Esposito: That is a great question. One of the first findings of the assay development work which was actually published, I think, in that Nature Communications paper, was that there are two forms of the receptor binding domains that had been previously generated by other labs, and those two performed differently in the assay. One of them gave about a two-fold higher level of sensitivity. It was not really clear to us initially why that was. The proteins had a similar piece of the SARS CoV-2 RBD (Receptor-Binding-Domain), but one of those proteins had an extra tag on the end that was put on for a completely different reason. It turned out through some of the work that we did, and the validation of the assay work, that the tag had a significant impact on the sensitivity of this assay. That [finding] led us to try and look more carefully at exactly what those proteins were and why those pieces were behaving better, which ultimately [enabled] us understand a lot more about the exact amino acid details of these proteins. That turned out to be really useful, and I think it is one of the reasons this assay has proven to be really sensitive for the serosurvey.
Barr: How did you and others go about improving some of these existing versions to be the more accurate in the version that you all created?
Esposito: One of the nice things we did, we were able to really nail down exactly what the sequence of these proteins, because our lab does a lot of quality control using mass spectrometry. A lot of people do not have that technology and so they make the proteins and they look like they are the right protein, but what we discovered is actually that the ends of these proteins when they are made in these mammalian cells can vary, and in the case of RBD (Receptor-Binding-Domain) in particular, some of these RBD proteins had missing amino acids at the amino terminal end of the protein. That may or may not impact the assay, but it does make it a very heterogeneous sample, which is not something that we like to see in an assay that we want repeatable. We spend a lot of time refining what those amino terminal residues were, and then constructing DNA that would ensure that we made only the protein that we wanted, which was basically 100% pure. I think that for the most part we were the first lab to show that some of these proteins that were being used actually did not have the correct amino-terminus so it has actually worked, and that was recently published.
Barr: Why were they missing? Was it because of the tag that they were so different or other reasons?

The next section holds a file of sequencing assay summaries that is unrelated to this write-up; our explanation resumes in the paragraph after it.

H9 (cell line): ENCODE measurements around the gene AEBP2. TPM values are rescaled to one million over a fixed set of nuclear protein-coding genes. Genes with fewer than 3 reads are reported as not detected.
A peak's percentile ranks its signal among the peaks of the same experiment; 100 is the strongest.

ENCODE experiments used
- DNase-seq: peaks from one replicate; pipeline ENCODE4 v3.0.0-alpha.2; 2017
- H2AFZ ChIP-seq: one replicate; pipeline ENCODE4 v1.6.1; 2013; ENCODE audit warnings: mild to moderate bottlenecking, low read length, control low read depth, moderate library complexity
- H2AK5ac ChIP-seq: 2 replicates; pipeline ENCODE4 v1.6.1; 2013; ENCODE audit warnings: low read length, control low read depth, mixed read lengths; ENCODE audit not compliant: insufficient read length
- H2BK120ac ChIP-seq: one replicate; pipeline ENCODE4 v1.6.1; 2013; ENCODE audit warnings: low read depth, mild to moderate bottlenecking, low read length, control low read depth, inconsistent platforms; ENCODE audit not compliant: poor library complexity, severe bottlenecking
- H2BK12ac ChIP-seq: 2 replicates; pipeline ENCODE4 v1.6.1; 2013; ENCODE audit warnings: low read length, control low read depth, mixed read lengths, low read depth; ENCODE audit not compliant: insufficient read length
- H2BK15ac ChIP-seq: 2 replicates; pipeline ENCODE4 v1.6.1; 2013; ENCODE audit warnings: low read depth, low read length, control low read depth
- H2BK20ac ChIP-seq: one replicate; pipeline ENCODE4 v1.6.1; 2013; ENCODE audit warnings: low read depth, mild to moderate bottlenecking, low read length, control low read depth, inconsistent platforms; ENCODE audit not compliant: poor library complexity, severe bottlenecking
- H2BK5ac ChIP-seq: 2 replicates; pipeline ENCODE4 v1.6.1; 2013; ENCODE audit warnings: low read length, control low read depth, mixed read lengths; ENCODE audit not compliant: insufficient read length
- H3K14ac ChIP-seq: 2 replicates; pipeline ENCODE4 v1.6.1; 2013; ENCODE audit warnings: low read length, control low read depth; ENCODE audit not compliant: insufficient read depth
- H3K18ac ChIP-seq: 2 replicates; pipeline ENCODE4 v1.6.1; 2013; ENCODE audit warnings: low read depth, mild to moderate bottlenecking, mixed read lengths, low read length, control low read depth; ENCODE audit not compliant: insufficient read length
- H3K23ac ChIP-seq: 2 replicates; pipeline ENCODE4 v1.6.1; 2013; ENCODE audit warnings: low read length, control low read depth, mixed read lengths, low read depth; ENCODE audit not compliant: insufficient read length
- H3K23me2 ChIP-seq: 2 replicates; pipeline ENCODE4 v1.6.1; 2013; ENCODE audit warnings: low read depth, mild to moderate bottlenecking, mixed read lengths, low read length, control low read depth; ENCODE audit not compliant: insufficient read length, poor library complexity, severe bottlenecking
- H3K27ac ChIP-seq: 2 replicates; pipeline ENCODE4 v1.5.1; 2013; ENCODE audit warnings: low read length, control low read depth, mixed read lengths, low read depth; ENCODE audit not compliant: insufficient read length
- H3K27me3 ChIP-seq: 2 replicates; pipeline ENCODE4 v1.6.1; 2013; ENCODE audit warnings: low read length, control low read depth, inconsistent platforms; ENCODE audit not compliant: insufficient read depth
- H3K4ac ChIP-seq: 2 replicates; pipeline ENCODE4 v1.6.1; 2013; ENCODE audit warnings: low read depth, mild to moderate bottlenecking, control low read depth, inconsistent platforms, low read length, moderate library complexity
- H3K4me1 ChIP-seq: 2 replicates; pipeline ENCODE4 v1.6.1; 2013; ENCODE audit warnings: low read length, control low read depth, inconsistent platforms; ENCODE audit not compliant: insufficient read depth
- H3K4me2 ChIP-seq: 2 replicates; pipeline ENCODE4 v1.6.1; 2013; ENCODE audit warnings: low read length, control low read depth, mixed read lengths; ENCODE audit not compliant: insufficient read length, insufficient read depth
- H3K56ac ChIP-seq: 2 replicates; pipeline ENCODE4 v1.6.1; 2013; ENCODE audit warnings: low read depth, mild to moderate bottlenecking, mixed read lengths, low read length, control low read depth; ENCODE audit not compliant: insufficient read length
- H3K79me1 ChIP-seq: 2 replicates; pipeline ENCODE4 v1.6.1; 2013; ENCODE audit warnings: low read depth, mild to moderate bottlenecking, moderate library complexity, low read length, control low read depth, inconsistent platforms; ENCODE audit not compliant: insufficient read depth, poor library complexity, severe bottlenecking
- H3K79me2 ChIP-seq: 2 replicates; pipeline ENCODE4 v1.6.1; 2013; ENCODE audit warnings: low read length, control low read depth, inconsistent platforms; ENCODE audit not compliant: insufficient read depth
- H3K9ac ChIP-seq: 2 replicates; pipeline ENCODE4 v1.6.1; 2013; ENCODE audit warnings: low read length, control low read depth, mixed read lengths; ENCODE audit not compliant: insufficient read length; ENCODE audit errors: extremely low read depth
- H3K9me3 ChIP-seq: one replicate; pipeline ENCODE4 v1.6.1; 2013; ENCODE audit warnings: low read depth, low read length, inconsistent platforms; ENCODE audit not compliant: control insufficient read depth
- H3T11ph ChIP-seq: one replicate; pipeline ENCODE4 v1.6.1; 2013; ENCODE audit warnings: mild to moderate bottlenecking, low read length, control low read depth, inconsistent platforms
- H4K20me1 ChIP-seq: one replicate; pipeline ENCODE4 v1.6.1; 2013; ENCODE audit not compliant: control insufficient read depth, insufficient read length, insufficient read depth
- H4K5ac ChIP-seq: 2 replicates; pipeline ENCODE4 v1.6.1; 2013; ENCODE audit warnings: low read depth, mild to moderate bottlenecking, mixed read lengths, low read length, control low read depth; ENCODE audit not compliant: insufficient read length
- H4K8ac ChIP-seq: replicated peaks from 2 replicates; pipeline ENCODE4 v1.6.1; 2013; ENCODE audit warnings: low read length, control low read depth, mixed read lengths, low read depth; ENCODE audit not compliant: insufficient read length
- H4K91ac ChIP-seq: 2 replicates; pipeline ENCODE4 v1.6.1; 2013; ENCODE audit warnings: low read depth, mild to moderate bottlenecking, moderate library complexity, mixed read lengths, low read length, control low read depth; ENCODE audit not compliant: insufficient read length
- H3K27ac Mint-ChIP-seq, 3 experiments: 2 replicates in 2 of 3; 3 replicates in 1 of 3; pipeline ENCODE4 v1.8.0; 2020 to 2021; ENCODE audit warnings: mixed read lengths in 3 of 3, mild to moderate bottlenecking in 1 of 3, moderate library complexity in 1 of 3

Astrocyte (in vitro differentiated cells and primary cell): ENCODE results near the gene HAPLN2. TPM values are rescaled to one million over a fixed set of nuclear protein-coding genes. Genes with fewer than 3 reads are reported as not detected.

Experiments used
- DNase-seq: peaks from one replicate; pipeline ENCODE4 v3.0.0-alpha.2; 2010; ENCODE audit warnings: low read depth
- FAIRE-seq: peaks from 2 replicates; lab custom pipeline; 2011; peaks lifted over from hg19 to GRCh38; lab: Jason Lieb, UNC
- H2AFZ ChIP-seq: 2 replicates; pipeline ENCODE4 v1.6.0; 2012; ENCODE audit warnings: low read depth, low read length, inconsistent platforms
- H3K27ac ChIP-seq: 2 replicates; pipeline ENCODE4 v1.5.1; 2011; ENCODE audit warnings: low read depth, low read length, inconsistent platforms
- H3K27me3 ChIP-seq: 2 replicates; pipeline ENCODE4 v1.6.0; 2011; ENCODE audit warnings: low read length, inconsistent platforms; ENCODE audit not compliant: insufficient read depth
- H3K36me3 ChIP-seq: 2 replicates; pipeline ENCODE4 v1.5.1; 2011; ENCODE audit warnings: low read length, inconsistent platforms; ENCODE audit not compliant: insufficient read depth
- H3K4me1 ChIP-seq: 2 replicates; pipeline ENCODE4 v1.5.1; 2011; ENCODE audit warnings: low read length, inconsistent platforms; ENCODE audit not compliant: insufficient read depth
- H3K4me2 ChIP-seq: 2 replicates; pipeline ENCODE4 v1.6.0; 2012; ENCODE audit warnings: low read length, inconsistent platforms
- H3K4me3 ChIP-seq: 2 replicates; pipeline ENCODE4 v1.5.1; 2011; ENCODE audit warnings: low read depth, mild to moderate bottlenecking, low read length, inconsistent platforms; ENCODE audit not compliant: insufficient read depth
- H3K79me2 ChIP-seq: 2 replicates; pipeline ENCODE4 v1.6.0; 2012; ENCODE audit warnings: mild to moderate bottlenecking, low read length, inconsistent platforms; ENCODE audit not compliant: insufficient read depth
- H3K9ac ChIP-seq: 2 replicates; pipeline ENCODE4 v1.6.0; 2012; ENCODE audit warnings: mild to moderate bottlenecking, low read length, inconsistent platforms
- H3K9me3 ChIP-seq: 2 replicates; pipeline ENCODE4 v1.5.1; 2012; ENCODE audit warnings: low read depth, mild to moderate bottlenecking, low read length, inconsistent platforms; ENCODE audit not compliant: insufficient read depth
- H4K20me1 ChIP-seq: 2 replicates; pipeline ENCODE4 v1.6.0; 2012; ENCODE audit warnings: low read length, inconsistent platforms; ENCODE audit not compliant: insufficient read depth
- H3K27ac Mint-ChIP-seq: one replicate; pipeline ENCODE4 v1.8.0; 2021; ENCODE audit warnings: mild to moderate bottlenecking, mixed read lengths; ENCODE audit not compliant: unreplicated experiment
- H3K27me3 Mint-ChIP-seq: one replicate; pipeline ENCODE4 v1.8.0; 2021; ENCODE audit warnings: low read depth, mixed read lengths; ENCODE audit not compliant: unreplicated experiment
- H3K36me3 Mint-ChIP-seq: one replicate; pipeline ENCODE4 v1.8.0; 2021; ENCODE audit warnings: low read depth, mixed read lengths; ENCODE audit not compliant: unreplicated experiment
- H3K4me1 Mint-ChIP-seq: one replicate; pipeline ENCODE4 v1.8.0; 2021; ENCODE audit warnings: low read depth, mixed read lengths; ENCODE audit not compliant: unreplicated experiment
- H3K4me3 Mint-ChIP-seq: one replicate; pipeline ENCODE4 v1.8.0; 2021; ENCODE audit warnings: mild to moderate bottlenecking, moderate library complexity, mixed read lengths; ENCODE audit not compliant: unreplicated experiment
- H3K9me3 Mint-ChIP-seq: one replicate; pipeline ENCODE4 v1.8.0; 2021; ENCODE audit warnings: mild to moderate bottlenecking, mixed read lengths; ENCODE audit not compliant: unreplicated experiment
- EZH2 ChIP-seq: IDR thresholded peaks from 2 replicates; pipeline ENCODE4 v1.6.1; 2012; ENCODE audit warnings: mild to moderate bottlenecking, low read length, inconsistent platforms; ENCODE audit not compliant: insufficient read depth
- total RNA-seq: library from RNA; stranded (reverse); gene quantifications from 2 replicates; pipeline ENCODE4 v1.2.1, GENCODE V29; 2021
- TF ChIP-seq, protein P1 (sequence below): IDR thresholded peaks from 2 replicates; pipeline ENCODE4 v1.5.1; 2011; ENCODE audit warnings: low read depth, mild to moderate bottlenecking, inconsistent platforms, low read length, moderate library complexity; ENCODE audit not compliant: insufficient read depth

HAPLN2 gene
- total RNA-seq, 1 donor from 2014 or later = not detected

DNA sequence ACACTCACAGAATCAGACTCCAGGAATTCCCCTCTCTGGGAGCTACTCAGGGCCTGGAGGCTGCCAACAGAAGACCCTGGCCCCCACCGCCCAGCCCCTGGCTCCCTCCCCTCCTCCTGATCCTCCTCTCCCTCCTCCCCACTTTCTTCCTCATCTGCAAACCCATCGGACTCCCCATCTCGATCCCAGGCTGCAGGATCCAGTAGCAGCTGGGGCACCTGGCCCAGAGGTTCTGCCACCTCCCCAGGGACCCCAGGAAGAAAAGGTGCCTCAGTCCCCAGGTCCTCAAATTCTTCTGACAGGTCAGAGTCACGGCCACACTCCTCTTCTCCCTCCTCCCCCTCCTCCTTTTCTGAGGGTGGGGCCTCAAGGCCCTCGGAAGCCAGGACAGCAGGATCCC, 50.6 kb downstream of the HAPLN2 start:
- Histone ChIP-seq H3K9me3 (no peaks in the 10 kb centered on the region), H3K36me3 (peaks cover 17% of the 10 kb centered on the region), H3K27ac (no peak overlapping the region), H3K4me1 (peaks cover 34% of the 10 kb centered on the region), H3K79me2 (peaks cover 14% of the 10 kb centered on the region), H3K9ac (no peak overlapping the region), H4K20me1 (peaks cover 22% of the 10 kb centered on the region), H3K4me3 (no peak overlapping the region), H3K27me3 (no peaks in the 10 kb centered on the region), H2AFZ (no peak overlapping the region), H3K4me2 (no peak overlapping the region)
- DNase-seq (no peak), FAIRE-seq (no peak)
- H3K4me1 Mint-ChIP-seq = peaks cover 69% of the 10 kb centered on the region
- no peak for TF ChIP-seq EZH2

Esposito: It actually has more to do with the artificial method in which these proteins are being produced in mammalian cells. The receptor binding domain is normally a part of the spike protein, so it is not normally made by itself. When you engineer these proteins to be made by themselves sometimes the machinery of the cell does not process them correctly at one end, and in the case of the RBD protein that we used, it was actually getting cut at a couple different spots, and there was a lot of heterogeneity in that sequence which was really unexpected, and again, may or may not make a significant difference, but from the point of view of having a high quality homogeneous standard it is really nice to have one protein.
Barr: Definitely. So, in this study that looked at undiagnosed SARS CoV-2 seropositivity during the first six months of the COVID-19 team pandemic in the United States, were you surprised at the numbers of undiagnosed infections in some of the other demographic findings that resulted from the study?
Esposito: I do not think I was terribly surprised. I think we all expected that there was going to be a significant number of undiagnosed infections. There had been a lot of numbers thrown around from other serosurveys in different places and the numbers were all over the place. We tried to go into it pretty open-minded about what the expectation would be. What we found was somewhere around four and a half to five times the number of expected cases based on known positives, which I think is interesting. I actually think that the most interesting results from this work will be in the next six months. Right now, we are processing the data from the six-month follow-up and there is also a 12-month follow-up. That will be fascinating because that will be after the first and second big waves of COVID, and that data will be much more interesting from a standpoint of demographics and geographical location.